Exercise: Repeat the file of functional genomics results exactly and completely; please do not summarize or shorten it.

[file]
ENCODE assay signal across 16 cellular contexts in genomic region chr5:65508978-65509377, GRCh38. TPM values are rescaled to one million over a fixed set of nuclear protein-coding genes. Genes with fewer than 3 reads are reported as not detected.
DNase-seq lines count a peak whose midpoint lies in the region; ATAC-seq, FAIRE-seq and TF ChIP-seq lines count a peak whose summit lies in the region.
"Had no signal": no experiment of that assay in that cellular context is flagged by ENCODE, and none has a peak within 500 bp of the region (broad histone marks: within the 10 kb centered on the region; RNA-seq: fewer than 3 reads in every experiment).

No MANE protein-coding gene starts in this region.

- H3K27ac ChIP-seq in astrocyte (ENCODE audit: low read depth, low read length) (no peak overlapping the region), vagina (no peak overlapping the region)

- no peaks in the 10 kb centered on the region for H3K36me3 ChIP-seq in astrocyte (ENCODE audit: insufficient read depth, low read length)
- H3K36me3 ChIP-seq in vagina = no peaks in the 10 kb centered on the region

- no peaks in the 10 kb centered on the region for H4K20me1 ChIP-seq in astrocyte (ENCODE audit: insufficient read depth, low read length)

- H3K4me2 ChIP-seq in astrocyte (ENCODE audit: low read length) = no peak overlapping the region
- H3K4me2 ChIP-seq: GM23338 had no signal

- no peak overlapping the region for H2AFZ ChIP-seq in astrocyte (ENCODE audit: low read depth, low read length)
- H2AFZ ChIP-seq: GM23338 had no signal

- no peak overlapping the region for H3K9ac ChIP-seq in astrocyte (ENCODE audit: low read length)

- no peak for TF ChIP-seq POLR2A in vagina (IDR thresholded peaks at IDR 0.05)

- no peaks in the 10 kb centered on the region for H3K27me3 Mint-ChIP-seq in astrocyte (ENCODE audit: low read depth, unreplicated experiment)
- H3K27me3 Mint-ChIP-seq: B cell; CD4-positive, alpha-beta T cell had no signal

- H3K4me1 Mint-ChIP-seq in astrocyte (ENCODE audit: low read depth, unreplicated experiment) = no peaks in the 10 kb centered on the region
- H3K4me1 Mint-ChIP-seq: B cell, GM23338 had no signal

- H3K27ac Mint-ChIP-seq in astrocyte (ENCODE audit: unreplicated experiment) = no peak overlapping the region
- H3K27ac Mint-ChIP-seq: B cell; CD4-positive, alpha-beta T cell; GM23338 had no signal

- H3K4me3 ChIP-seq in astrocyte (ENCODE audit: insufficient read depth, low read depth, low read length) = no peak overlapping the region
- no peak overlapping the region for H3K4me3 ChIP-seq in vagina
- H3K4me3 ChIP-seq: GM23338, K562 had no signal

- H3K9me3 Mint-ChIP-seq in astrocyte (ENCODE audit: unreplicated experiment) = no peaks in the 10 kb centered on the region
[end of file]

ENCODE assay signal across 16 cellular contexts in genomic region chr5:65508978-65509377, GRCh38. TPM values are rescaled to one million over a fixed set of nuclear protein-coding genes. Genes with fewer than 3 reads are reported as not detected.
DNase-seq lines count a peak whose midpoint lies in the region; ATAC-seq, FAIRE-seq and TF ChIP-seq lines count a peak whose summit lies in the region.
"Had no signal": no experiment of that assay in that cellular context is flagged by ENCODE, and none has a peak within 500 bp of the region (broad histone marks: within the 10 kb centered on the region; RNA-seq: fewer than 3 reads in every experiment).

No MANE protein-coding gene starts in this region.

- H3K27ac ChIP-seq in astrocyte (ENCODE audit: low read depth, low read length) (no peak overlapping the region), vagina (no peak overlapping the region)

- no peaks in the 10 kb centered on the region for H3K36me3 ChIP-seq in astrocyte (ENCODE audit: insufficient read depth, low read length)
- H3K36me3 ChIP-seq in vagina = no peaks in the 10 kb centered on the region

- no peaks in the 10 kb centered on the region for H4K20me1 ChIP-seq in astrocyte (ENCODE audit: insufficient read depth, low read length)

- H3K4me2 ChIP-seq in astrocyte (ENCODE audit: low read length) = no peak overlapping the region
- H3K4me2 ChIP-seq: GM23338 had no signal

- no peak overlapping the region for H2AFZ ChIP-seq in astrocyte (ENCODE audit: low read depth, low read length)
- H2AFZ ChIP-seq: GM23338 had no signal

- no peak overlapping the region for H3K9ac ChIP-seq in astrocyte (ENCODE audit: low read length)

- no peak for TF ChIP-seq POLR2A in vagina (IDR thresholded peaks at IDR 0.05)

- no peaks in the 10 kb centered on the region for H3K27me3 Mint-ChIP-seq in astrocyte (ENCODE audit: low read depth, unreplicated experiment)
- H3K27me3 Mint-ChIP-seq: B cell; CD4-positive, alpha-beta T cell had no signal

- H3K4me1 Mint-ChIP-seq in astrocyte (ENCODE audit: low read depth, unreplicated experiment) = no peaks in the 10 kb centered on the region
- H3K4me1 Mint-ChIP-seq: B cell, GM23338 had no signal

- H3K27ac Mint-ChIP-seq in astrocyte (ENCODE audit: unreplicated experiment) = no peak overlapping the region
- H3K27ac Mint-ChIP-seq: B cell; CD4-positive, alpha-beta T cell; GM23338 had no signal

- H3K4me3 ChIP-seq in astrocyte (ENCODE audit: insufficient read depth, low read depth, low read length) = no peak overlapping the region
- no peak overlapping the region for H3K4me3 ChIP-seq in vagina
- H3K4me3 ChIP-seq: GM23338, K562 had no signal

- H3K9me3 Mint-ChIP-seq in astrocyte (ENCODE audit: unreplicated experiment) = no peaks in the 10 kb centered on the region